Amazon India faces a major bureaucratic roadblock

Amazon India faces a major bureaucratic roadblock

Summary: Foreign Direct Investment comes with a dangerous clause for e-commerce

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TOPICS: India, Amazon
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As it turns out, Amazon India's full fledged operations in India will have to deal with another legal and bureaucratic hurdle. The Indian government's recent decision to allow Foreign Direct Investment (FDI) in Indian retail has led to a political storm. While the government is working with the opposition and its allies, more details about the government's FDI plans are surfacing. According to a new report by Live Mint, the FDI in retail approval comes with a clause for e-commerce operations in the country.

Surabhi Agarwal & Asit Mishra's say companies (local and international) with foregin investment won't be allowed to sell goods online. It's that simple. The provision should bring a huge smile to India's current ecommerce leader--Flipkart. The company raised $150 Million last month and continues to grow with no real competition. And here's the slight twist, the FDI provision exempts investments through private equity and venture capitalists.

The ramifications of this addition are yet to be understood. Amazon recently launched the Kindle Store in India, whether the company will have to suspend these operations is unknown. (The Kindle Reader sales will most likely be allowed to continue since they are sold through TATA Croma. Though Amazon is being seen as one who'll lose out the most, brands like IKEA and even local companies will be affected.

Given how things work in India, there will certainly be a jugaad to navigate through this. At the moment allowing FDI in Indian retail looks like a 1 step forward and 2 step backward move.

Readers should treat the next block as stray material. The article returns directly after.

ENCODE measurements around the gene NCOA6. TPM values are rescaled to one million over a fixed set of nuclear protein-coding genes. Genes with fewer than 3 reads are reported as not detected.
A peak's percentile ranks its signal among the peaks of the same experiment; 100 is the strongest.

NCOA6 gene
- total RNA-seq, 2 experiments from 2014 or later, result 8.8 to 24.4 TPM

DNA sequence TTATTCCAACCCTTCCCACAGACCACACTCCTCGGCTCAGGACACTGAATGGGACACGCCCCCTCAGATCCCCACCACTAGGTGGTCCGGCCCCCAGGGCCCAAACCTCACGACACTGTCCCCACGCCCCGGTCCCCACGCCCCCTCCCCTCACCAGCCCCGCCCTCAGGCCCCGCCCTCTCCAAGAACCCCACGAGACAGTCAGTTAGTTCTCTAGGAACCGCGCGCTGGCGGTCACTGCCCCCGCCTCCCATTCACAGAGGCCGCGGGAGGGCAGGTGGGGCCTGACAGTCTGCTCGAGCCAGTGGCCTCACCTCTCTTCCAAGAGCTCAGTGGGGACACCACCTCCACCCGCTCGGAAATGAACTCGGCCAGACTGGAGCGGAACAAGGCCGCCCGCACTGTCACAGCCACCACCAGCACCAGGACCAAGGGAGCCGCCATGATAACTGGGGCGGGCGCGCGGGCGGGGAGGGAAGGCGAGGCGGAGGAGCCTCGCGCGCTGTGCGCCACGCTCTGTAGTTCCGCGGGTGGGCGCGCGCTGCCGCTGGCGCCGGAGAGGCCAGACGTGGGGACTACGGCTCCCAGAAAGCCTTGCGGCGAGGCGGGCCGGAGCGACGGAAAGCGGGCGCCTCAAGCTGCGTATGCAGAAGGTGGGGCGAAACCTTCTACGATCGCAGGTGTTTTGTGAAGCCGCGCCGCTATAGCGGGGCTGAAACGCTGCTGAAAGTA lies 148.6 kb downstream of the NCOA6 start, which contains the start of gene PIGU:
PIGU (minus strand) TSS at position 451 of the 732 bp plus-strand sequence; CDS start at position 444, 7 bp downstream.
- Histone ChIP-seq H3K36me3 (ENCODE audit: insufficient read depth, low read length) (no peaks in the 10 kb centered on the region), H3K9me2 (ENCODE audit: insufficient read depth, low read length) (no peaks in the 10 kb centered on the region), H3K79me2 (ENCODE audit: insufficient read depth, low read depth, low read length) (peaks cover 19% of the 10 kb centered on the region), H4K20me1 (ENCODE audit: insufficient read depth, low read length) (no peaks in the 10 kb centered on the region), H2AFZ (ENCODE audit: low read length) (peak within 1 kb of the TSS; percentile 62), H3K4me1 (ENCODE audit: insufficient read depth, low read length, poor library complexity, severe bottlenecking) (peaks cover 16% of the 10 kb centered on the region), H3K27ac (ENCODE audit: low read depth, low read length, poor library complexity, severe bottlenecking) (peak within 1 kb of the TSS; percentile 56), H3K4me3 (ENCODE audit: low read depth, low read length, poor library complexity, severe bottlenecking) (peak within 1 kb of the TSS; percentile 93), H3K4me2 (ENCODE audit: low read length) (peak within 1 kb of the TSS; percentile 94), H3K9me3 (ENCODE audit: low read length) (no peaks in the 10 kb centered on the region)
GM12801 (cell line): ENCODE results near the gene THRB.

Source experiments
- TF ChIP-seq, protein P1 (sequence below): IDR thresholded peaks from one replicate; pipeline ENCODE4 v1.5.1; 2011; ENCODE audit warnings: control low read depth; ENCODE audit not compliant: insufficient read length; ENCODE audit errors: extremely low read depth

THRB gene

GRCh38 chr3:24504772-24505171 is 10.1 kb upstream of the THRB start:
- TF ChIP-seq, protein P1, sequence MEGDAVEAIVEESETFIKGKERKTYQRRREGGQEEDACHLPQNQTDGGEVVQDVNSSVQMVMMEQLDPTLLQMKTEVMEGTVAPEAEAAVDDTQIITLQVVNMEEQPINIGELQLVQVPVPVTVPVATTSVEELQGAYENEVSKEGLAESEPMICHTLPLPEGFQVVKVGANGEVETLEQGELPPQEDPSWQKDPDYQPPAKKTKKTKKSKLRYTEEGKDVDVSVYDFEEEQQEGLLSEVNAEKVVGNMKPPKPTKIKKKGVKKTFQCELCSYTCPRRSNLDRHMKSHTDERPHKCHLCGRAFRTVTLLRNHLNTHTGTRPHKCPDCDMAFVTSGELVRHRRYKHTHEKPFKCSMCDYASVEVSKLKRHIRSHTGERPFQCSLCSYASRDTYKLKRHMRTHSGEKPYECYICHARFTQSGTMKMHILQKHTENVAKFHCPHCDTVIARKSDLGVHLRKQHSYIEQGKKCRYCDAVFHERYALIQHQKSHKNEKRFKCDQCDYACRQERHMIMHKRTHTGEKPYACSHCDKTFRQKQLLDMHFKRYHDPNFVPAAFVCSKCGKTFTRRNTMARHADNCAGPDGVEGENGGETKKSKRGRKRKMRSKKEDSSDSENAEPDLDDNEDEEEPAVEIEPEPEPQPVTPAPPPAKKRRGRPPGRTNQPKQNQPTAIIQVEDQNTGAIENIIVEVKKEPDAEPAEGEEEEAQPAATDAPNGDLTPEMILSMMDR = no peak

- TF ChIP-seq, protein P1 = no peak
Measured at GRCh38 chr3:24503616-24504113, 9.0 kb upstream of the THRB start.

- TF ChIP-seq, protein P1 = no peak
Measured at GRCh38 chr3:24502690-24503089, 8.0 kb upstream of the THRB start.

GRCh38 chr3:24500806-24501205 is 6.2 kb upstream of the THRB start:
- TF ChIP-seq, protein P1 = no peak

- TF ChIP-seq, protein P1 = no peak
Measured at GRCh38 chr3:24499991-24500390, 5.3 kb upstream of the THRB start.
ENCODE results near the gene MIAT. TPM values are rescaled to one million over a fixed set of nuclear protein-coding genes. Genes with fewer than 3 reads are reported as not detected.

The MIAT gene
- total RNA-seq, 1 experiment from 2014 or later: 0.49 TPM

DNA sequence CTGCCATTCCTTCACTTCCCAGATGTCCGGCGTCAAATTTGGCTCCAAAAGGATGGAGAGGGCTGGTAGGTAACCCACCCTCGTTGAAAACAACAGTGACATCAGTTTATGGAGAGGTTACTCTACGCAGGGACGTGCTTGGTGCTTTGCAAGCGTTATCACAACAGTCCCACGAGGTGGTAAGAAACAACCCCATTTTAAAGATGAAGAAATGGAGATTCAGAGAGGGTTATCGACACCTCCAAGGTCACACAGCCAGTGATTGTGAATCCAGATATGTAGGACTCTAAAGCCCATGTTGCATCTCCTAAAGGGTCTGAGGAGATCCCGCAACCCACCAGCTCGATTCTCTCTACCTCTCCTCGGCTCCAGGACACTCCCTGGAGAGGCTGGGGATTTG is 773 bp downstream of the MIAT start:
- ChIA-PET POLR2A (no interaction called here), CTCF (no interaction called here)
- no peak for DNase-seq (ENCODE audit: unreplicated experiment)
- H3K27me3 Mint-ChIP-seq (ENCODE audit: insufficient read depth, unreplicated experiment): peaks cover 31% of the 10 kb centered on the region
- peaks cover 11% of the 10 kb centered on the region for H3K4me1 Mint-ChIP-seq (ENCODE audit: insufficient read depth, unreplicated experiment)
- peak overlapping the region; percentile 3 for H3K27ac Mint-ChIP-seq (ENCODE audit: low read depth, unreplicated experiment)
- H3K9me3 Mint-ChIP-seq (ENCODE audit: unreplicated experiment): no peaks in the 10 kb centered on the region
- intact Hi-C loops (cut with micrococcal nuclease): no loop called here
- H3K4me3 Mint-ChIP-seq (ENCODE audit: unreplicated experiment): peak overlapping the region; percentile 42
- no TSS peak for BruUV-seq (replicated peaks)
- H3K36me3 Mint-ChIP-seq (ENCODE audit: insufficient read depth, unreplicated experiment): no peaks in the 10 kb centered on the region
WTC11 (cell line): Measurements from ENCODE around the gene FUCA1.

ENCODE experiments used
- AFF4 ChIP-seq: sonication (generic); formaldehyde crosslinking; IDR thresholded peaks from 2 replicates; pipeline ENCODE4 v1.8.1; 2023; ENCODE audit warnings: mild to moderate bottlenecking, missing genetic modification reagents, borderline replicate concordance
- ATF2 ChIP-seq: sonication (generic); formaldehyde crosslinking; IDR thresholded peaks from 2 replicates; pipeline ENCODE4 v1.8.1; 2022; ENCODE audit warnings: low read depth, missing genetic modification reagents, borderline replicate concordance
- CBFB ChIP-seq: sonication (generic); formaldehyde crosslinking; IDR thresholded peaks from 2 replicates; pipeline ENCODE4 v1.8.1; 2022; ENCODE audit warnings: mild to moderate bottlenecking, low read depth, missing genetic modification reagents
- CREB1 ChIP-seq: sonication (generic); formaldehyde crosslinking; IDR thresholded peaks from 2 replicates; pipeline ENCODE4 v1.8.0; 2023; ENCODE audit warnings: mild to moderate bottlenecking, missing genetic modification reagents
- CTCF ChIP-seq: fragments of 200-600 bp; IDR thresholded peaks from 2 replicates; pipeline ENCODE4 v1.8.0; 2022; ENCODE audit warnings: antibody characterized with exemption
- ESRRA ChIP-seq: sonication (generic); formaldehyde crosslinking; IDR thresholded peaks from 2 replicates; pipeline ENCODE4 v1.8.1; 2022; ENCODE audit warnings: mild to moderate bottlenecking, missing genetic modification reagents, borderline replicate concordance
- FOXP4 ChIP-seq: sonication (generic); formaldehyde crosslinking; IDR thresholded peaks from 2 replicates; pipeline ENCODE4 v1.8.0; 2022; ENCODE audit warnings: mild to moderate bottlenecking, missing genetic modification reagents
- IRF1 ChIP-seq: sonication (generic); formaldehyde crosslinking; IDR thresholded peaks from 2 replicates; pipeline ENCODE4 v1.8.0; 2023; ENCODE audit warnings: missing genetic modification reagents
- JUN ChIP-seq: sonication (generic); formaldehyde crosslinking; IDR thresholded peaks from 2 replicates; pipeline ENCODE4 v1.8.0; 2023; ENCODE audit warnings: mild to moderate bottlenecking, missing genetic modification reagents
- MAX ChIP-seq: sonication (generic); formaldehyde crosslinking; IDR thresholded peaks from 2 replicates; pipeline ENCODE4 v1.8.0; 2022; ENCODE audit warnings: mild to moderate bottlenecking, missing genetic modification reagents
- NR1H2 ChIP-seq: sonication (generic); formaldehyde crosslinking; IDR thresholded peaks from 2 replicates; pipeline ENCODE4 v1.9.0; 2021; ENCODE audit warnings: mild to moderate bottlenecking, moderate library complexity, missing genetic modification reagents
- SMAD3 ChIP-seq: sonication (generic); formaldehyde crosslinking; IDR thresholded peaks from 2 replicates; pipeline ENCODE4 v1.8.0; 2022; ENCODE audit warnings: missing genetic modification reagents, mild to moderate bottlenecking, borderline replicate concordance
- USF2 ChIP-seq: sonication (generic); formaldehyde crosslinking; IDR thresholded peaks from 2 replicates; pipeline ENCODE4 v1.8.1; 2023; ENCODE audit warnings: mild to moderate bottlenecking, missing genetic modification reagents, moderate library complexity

h/t @tsuvik for the story

Topics: India, Amazon

Manan Kakkar

About Manan Kakkar

Telecommunication engineer with a keen interest in end-user technology and a News junkie, I share my thoughts while preparing for my Master's in Information Management.

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12 comments
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  • That kind of stupid protectionism is so short sighted

    I cant believe the even the local Indian tech companies arent throwing huge protests over this. It's a recipe for staying a decade or two in the past.
    Johnny Vegas
    • Protectionism is good for them, not everyone else...

      But it depends on how it's applied, I suppose...
      HypnoToad72
      • good for them

        is arguable
        theoilman
  • Wretched governments

    What we need is a one-world government to go with our globalized economy...
    HypnoToad72
    • One world government

      We need a decentralization of all government, restricting them to enforcing contracts and protecting property.
      hayneiii@...
  • blackalsh much?